Next Tuesday marks the official publication of My Money Journey, which you can now order from Amazon and Barnes & Noble, as well as directly from Harriman House, the publisher. When I asked 29 writers for HumbleDollar to join me in contributing essays to the book,
LESS THAN HALF of Americans—46%—have tried to calculate how much they need to save to live comfortably in retirement, according to a 2022 survey by the Employee Benefit Research Institute. I often meet extremely bright people—doctors, residents, PhD students and professors—who say with a sheepish smile that they don’t understand the intricacies of their retirement plans.
For some, this lack of understanding is a choice. People who sense they haven’t saved enough, or any money at all,
NETFLIX BEGAN AN experiment in 2003 that seemed crazy to management experts. It instituted a policy of unlimited vacation time for its employees. In the years since, a number of other companies have followed Netflix’s lead, offering employees unlimited paid time off.
The results have run counter to intuition: Employees who are offered unlimited vacation end up taking less time off than those working for companies with traditional vacation policies. Why? A common explanation is that people struggle when they lack clear guidelines.
“I DON’T LIKE BEING too much of an example for people who just want to make money. If you wrest a fortune from life by buying little pieces of paper, I don’t think that’s enough. I never consider it enough of a life to merely be shrewd at picking stocks. If you’re good at just investing your own money, I hope you’ll be good at something more.”
What Charlie Munger, the vice chairman of Berkshire Hathaway,
ABOUT A DECADE AGO, when I was in college, I lived in an off-campus apartment complex. The complex had an on-site property manager named Joni. She got to live in one of the apartments in exchange for managing leases. Joni was in her 60s and didn’t have any close family, so she was always eager to talk to whoever stopped by her apartment “office.”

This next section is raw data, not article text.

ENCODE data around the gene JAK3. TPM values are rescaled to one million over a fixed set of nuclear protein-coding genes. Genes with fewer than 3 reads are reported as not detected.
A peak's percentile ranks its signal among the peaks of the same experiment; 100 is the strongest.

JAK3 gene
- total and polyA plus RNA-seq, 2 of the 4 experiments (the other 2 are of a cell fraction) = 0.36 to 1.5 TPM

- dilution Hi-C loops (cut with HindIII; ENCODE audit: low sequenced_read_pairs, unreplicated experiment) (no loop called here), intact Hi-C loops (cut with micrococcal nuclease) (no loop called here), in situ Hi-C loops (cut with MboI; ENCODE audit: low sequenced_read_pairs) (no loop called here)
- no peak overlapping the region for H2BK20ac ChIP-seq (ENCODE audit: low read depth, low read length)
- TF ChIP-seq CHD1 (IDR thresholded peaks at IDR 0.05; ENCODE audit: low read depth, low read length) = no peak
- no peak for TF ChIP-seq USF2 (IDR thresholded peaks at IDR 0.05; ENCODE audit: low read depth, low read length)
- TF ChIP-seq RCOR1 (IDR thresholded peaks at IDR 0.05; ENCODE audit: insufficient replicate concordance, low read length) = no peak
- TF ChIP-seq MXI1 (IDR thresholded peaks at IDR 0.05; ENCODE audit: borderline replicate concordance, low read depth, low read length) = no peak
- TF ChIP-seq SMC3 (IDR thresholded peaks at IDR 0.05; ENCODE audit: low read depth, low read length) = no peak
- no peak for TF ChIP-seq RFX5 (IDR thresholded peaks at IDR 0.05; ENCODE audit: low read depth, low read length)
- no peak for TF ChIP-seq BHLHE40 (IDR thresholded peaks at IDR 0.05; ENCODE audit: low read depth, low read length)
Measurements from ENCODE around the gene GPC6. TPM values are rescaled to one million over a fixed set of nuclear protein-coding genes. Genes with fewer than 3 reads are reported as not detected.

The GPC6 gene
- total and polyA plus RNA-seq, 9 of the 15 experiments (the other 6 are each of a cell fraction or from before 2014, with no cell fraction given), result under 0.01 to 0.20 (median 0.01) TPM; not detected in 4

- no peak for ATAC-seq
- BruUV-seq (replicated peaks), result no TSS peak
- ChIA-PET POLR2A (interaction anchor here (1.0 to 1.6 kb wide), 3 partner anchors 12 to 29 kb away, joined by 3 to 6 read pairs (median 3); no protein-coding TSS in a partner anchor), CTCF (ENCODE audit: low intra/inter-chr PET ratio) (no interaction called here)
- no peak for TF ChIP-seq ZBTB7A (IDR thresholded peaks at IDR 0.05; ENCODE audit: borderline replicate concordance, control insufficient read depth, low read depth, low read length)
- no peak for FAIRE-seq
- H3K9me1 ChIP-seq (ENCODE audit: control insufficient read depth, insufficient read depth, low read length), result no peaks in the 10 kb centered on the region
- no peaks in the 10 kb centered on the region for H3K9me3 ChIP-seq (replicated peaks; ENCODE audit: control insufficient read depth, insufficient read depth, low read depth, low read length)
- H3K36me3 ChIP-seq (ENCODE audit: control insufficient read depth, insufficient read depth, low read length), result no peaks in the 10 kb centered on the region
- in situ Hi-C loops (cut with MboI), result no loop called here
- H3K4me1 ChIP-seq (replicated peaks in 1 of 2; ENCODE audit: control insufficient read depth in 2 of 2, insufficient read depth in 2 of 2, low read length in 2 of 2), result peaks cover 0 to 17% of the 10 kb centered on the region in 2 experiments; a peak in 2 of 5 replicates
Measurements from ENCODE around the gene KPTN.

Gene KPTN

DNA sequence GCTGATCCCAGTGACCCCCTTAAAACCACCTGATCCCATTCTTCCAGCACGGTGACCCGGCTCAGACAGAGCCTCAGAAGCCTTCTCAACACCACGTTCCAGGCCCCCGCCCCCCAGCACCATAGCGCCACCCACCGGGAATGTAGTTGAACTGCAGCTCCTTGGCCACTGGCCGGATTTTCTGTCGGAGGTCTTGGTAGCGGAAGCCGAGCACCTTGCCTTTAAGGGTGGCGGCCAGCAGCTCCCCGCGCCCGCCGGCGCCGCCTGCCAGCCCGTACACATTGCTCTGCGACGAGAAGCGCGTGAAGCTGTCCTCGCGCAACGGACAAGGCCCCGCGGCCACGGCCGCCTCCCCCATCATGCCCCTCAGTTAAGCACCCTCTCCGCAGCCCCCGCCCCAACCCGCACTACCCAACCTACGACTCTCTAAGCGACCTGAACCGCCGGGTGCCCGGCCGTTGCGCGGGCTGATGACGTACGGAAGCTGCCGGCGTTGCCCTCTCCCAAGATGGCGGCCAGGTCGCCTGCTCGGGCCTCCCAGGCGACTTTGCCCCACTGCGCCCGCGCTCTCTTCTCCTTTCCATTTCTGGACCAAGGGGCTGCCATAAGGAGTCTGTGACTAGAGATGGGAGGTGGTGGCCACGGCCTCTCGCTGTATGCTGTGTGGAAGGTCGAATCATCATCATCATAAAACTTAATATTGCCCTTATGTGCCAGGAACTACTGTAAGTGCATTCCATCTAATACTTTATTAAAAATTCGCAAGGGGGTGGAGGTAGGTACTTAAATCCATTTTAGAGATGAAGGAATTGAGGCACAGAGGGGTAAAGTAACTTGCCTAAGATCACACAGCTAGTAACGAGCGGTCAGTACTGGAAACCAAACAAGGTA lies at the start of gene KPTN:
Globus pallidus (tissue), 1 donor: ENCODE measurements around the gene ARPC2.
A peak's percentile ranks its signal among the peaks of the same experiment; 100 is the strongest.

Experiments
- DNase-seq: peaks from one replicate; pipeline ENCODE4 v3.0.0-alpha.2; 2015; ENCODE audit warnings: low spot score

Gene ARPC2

Many of my fellow residents tried to minimize their interactions with Joni,
CAN WE REALLY EXPECT Americans to be financially literate and act prudently with their money—when they can’t even return a shopping cart to where it belongs, or stop dropping litter wherever they stand?
I was in the grocery store recently and came out to find a shopping cart pushed into the side of my car. I was parked eight feet from the cart corral. Meanwhile, on my last trip to an ATM, the ground was littered with receipts.
“IT DOESN’T MATTER IF our planned trips might jeopardize our retirement savings.” The word “jeopardize” was spoken with a sarcastic tone.
It was clear my two financial-planning clients didn’t appreciate my message. They were adamant. Their 10 pricey National Geographic trips, which would span the globe, must remain on their bucket list.
So began a challenging chat. Based on their excitement about their retirement wish list, it would have been easier to simply applaud their exotic plans.
I SPOKE RECENTLY with a fellow who had climbed Mount Everest. The first question I asked: What was it like at the top?
What I expected him to say was that the view was dramatic. Instead, he said, his time at the summit turned out to be less than he’d expected. For starters, it was 4:45 a.m., so there wasn’t a lot of visibility. In addition, it was minus 45 degrees. Because of that,